|Publication number||US6746614 B2|
|Application number||US 10/119,112|
|Publication date||Jun 8, 2004|
|Filing date||Apr 9, 2002|
|Priority date||Apr 9, 2001|
|Also published as||CA2443635A1, CA2443635C, CN1501890A, DE60228218D1, EP1377523A1, EP1377523B1, US6802965, US20020175129, US20040074848, WO2002081380A1|
|Publication number||10119112, 119112, US 6746614 B2, US 6746614B2, US-B2-6746614, US6746614 B2, US6746614B2|
|Inventors||Vijay N. Madi, Jerald W. Leeker|
|Original Assignee||Ak Steel Corporation|
|Export Citation||BiBTeX, EndNote, RefMan|
|Patent Citations (40), Classifications (18), Legal Events (8)|
|External Links: USPTO, USPTO Assignment, Espacenet|
This application is based on and claims priority from U.S. provisional Patent Application Serial No. 60/282,563, Vijay N. Madi and Jerald W. Leeker filed Apr. 9, 2001.
This invention relates to a process for the removal hydrogen peroxide from spent pickle liquor. More specifically, this invention provides a thermal process for the decomposition of hydrogen peroxide that is present in spent pickle liquor generated from a pickling process for steel.
When hydrogen peroxide is used as a component in an acidic pickle liquor solution, some amount of unreacted hydrogen peroxide remains in the spent pickle liquor waste stream. This spent pickle liquor is typically neutralized prior to its disposal. The unreacted hydrogen peroxide may be present in both the rinse water and in the spent pickle liquor solution. When considerable amounts of unreacted hydrogen peroxide are present in the spent pickle liquor, the acid neutralization step can be problematic. Thus, it is desirable to remove hydrogen peroxide from spent pickle liquor.
Conventional methods for removal of hydrogen peroxide from spent pickle liquor consist of the addition of reagents that chemically react with and consume the hydrogen peroxide present in the pickle liquor. Traditionally, the addition of sodium bisulfite, ferrous sulfate, or metallic iron to the spent pickle liquor have been used to decompose any hydrogen peroxide present in the solution and form water and oxygen. The use of sodium bisulfite is expensive. The use of ferrous sulfate or metallic iron result in an increased volume of solid sludge waste during the neutralization step.
The present invention provides an economically viable means for the removal of hydrogen peroxide from spent pickle liquor prior to acid neutralization.
The present invention provides an apparatus and a process for the removal of hydrogen peroxide from spent pickle liquor used in a steel strip pickling process.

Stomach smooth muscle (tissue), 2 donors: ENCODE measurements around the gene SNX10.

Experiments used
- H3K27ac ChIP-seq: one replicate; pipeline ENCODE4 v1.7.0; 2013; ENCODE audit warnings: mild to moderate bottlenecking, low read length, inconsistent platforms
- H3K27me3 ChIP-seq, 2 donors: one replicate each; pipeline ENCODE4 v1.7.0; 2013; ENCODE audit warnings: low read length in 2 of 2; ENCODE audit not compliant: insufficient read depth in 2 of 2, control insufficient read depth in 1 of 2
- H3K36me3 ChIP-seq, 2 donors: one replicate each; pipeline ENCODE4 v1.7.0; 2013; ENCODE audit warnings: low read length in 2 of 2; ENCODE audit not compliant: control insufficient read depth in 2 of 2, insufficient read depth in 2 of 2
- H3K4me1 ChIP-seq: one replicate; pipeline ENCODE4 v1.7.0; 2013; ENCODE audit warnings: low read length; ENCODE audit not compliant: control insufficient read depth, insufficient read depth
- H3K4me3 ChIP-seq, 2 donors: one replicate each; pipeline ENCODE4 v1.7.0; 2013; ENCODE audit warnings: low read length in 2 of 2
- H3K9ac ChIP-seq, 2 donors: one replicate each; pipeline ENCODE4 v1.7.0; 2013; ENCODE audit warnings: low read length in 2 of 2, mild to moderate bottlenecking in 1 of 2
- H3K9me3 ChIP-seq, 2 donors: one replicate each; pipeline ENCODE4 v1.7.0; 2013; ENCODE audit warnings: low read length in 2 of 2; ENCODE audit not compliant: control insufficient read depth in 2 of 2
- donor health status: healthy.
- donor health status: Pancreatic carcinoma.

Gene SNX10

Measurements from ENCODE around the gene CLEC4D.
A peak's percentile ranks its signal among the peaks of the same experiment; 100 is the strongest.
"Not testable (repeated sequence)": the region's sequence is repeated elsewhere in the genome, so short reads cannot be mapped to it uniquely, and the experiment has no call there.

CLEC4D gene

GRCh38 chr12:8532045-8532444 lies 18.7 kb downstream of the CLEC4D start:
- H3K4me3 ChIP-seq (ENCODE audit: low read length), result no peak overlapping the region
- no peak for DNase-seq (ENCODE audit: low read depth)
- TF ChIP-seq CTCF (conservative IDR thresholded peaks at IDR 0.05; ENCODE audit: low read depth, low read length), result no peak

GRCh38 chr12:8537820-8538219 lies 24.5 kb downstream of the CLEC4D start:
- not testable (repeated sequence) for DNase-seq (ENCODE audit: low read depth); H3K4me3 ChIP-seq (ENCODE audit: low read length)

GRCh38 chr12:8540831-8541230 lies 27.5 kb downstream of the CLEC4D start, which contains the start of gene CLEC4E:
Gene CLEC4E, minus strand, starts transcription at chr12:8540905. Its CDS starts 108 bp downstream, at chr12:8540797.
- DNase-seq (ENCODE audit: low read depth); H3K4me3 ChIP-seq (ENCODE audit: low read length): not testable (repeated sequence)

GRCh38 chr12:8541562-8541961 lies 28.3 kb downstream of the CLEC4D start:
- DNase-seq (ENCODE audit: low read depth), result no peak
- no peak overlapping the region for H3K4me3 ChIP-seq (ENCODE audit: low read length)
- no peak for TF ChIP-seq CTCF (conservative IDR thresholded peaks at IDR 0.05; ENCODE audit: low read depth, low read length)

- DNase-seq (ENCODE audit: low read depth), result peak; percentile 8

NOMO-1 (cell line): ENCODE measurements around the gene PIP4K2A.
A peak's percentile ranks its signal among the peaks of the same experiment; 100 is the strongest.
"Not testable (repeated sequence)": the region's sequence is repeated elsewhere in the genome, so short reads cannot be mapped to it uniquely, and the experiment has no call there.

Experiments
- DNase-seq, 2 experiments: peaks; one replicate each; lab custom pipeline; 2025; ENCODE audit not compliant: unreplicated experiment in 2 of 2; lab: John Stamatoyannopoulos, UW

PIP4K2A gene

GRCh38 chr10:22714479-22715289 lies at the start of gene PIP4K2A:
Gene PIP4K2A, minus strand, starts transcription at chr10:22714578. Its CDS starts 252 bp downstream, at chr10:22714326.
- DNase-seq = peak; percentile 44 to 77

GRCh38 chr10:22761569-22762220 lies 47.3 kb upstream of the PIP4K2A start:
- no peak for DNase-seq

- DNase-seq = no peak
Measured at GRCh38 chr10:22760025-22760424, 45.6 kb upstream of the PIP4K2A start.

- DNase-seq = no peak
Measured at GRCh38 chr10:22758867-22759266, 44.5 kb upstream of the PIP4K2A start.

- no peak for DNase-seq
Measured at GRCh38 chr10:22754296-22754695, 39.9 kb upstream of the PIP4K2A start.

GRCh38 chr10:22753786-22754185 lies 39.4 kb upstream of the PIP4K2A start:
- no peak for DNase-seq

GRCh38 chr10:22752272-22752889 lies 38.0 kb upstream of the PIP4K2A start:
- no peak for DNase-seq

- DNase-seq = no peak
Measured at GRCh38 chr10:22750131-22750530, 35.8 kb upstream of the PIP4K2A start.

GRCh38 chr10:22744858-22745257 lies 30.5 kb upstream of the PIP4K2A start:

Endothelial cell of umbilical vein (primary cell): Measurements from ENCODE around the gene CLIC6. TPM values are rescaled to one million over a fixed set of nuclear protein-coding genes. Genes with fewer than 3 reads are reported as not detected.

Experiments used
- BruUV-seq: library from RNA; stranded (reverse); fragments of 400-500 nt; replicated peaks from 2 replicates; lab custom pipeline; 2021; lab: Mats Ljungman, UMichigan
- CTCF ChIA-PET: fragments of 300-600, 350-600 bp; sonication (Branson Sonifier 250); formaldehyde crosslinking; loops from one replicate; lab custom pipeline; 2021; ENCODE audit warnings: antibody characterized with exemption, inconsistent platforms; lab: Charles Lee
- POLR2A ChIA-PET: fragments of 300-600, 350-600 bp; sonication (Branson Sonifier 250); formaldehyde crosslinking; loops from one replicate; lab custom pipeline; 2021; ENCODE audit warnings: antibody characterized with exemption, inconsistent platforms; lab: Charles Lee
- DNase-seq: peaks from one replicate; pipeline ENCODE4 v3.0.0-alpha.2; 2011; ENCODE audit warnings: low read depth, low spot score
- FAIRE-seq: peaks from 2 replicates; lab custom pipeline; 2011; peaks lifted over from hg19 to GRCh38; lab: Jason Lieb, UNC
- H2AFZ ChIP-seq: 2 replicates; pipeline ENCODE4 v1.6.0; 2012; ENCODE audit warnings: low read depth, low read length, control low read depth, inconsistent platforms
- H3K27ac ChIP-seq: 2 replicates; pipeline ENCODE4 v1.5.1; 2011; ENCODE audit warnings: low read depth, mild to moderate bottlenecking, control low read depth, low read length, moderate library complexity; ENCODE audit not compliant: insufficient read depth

Generally, the apparatus comprises a tank equipped with an inlet, an outlet, at least one vent, a heat source and an internal baffle. The tank is of sufficient capacity to accommodate a quantity of pickle liquor solution generated by a pickling process, wherein the pickle liquor residence time in the tank is from about 30 minutes to about 60 minutes and preferably is about 45 minutes. The heat source may be any type known to one skilled in the art, for instance, steam injection or at least one immersion heater.
Generally, the process comprises flowing the spent pickle liquor into an enclosed and vented decomposition tank through an inlet. The tank is of sufficient capacity to accommodate the quantity of solution generated by a pickling process. The spent pickle liquor is then heated to at least about 65° C. and maintained at a temperature of at least about 65° C. in the decomposition tank for about 30 minutes to about 60 minutes. In another embodiment, the pickle liquor is heated to at least 76° C. Once heated for the appropriate amount of time, the heated pickle liquor is flowed out of the tank through an outlet.
Generally, the heated pickle liquor is flowed out of the decomposition tank at about the same rate as the pickle liquor is flowed into the tank to achieve a pickle liquor residence time sufficient to decompose the hydrogen peroxide in the decomposition tank, typically about 45 minutes. The decomposition tank also comprises at least one vent and an internal baffle. Any heating method known in the art may be used and typical heat sources include steam heat or at least one immersion heater. Given the above parameters for the decomposition tank, it would be obvious to one skilled in the art to vary the temperature of the tank, flow rate of the pickle liquor solution and residence time of the pickle liquor in the decomposition tank for effective decomposition of the hydrogen peroxide.